Sheldon Kirshner

Demystifying Hitler’s Mein Kampf

It was historically and morally necessary to publish a critical, annotated version of Adolf Hitler’s Mein Kampf (My Struggle), a prominent German historian said recently.

The two-volume edition was published by the Institute for Contemporary History in Munich last January with a print run of 4,000 copies and was immediately snapped up by buyers in Germany.

“We don’t need myths about Mein Kampf,” said Andreas Wirsching, the director of the institute and a professor of modern history at Ludwig Maximilian University in Munich. “What was needed was transparency.”

Wirsching made his comments on October 28 in a lecture at the University of Toronto’s Munk School for Global Affairs. The event was sponsored by the consulate of the Federal Republic of Germany, the Centre for European, Russian, and Eurasian Studies, the Institute for Contemporary History and the Joint Initiative in German and European Studies.

The new edition of Mein Kampf was the first to be published in Germany since the end of World War II. Old copies, however, could be purchased in used book stores. And with the dawning of the digital age, Mein Kampf could easily be downloaded.

Following Germany’s surrender in 1945, Mein Kampf was banned by Allied occupation forces and its copyright transferred to the state of Bavaria. When the copyright expired late last year, the institute was legally free to publish Hitler’s manifesto in its original German.

“This became the magical date,” said Wirsching.

The institute, which has published scores of studies on the 12-year Nazi era, began work on the 1,948-page edition in 2009.

To Wirsching, Mein Kampf is the single most important source of Hitler’s thoughts, ideas and intentions. Hitler originally wanted to call his book Four and a Half Years of Struggle Against Lies, Stupidity and Cowardice, but his publisher persuaded him to shorten the title.

Hitler — a World War I veteran — wrote it while in Landsberg prison. He was arrested after participating in a failed putsch in Munich to overthrow the Bavarian government.

Volume one, which is autobiographical, appeared in 1925. Volume two, setting out his political and ideological program, was published a year later. Among the topics he addressed were Germany’s need for “living space” in Eastern Europe, euthanasia and the “Jewish menace.”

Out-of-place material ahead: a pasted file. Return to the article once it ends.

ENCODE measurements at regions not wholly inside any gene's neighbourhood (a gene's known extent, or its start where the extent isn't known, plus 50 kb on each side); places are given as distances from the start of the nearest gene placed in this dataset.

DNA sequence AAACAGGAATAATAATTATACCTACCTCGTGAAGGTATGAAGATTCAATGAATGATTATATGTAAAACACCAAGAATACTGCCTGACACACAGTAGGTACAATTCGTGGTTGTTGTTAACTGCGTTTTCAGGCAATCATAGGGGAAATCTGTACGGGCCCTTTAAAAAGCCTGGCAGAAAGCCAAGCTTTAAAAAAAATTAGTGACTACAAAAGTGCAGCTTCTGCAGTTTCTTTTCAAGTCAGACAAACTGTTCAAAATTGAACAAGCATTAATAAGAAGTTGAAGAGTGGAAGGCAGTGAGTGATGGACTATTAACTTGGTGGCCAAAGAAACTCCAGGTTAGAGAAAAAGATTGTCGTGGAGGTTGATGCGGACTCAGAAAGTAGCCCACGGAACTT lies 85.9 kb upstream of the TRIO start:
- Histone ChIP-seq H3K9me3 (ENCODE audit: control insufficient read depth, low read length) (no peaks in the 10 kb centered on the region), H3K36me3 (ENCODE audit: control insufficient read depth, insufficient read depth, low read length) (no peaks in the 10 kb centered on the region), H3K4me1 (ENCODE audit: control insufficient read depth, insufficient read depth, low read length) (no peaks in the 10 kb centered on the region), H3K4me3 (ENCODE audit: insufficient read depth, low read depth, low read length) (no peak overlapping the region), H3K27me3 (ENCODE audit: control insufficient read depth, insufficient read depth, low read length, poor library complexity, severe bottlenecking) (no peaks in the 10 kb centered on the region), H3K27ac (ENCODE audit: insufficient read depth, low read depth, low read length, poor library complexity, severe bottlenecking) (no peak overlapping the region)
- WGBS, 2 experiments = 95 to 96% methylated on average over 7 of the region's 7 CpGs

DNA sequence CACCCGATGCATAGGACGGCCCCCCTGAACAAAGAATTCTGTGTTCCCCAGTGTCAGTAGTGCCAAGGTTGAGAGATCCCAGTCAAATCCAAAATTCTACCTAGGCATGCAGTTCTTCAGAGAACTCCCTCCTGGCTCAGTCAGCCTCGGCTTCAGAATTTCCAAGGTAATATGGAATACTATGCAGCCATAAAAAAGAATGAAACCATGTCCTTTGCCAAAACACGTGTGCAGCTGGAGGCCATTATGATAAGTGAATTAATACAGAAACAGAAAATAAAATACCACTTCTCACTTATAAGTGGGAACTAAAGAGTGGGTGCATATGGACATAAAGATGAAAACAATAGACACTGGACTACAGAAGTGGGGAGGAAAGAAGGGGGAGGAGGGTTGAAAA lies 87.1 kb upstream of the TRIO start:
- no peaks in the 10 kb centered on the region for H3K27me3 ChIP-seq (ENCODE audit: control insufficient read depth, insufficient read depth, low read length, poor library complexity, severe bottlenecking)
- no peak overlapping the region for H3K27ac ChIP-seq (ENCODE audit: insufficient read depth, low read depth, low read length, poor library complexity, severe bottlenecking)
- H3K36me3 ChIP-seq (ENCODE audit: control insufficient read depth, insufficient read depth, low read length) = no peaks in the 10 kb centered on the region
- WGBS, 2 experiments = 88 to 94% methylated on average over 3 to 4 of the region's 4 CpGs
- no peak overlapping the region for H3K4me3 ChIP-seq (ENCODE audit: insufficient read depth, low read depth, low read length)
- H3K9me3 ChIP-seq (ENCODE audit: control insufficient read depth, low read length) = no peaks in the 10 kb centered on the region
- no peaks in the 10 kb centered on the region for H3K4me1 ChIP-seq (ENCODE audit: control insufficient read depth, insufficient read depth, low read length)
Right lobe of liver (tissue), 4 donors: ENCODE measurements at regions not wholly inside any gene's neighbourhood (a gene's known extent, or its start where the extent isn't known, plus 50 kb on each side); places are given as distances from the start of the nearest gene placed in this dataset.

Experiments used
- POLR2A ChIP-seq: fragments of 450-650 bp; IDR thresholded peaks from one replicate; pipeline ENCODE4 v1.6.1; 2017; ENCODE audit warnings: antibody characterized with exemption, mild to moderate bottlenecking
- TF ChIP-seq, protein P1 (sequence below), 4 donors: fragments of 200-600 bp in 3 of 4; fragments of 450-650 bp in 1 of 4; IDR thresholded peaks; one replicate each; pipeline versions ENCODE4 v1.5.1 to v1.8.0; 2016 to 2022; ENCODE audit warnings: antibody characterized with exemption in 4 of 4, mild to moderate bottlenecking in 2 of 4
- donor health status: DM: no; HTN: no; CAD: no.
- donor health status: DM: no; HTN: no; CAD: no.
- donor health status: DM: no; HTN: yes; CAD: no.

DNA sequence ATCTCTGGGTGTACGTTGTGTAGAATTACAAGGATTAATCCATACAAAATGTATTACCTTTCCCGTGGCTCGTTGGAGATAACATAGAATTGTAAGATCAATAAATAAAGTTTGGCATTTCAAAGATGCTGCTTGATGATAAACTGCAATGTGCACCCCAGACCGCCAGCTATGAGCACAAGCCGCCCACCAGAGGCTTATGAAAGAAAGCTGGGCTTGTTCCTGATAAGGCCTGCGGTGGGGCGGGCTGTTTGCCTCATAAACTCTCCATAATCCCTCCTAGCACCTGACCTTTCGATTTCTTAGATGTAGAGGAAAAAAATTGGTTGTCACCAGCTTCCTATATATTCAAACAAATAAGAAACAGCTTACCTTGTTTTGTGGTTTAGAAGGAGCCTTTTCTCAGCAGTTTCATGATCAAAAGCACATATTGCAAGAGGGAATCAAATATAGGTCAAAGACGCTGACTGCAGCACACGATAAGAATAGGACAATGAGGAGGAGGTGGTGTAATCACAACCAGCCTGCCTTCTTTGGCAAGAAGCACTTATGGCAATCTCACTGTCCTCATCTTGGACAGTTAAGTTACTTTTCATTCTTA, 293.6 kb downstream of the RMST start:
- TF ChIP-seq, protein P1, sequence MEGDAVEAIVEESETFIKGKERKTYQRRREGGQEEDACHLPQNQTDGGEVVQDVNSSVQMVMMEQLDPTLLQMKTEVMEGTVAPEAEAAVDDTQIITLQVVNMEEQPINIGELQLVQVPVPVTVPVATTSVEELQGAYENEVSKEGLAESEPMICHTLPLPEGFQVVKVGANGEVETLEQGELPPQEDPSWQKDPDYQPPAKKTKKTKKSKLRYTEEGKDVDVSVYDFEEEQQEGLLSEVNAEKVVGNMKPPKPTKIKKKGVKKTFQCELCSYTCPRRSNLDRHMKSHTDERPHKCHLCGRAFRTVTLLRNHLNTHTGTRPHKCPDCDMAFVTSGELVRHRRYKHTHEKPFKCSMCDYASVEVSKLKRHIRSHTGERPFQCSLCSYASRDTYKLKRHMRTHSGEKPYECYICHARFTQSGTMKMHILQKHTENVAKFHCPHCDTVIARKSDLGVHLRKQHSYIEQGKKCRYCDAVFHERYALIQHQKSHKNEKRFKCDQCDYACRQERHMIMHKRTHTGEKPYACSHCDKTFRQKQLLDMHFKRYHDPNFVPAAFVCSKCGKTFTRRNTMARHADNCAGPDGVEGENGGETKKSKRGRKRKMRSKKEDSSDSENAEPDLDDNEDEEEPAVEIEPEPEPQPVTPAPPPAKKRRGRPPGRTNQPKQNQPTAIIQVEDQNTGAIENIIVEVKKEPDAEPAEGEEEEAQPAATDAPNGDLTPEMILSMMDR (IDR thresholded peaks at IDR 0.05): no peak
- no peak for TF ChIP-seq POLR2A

In one typical passage about Jews, he writes: “With satanic joy in his face, the black-haired Jewish youth lurks in wait for the unsuspecting girl whom he defiles with his blood, thus stealing her from her people. With every means he tries to destroy the racial foundations of the people he has set out to subjugate. Just as he himself systematically ruins women and girls, he does not shrink back from pulling down the blood barriers for others, even on a large scale.”

Joseph Goebbels, Hitler’s propaganda minister, described Mein Kampf as the “gospel of a new era,” though he had reservations about its turgid style. Still others called it the “bible” of the Nazi movement, which governed Germany from 1933 to 1945.

By the end of Hitler’s first year in office as chancellor, it had become a bestseller, having sold 1.5 million copies. By 1945, 12 million copies in 18 languages, including Arabic, had been bought. The royalties made Hitler wealthy.

The edition published by the institute contains the original text, plus more than 3,500 annotations intended to place Hitler’s ideas in their proper historical perspective. Hitler’s lies, half-truths and flights of propaganda are leavened by commentary written by a team of historians, said Wirsching.

There was never any intention to publish Mein Kampf without these commentaries, he said.

The index runs to about 80 pages and is useful because very few people would bother reading Mein Kampf from beginning to end, he noted.

Wirsching said he and his colleagues were concerned by what the response of Holocaust survivors and the Jewish community would be. “We wanted to respect their dignity,” he said.

As it happened, the reaction was mixed. The attitude of Charlotte Knobloch, a Jewish community leader in Munich, seemed indicative of opinion among Jewish leaders. Initially, Knobloch supported the project, but changed her mind after visiting Israel in 2013, he said.

About the Author
Sheldon Kirshner is a journalist in Toronto. He writes at his online journal,
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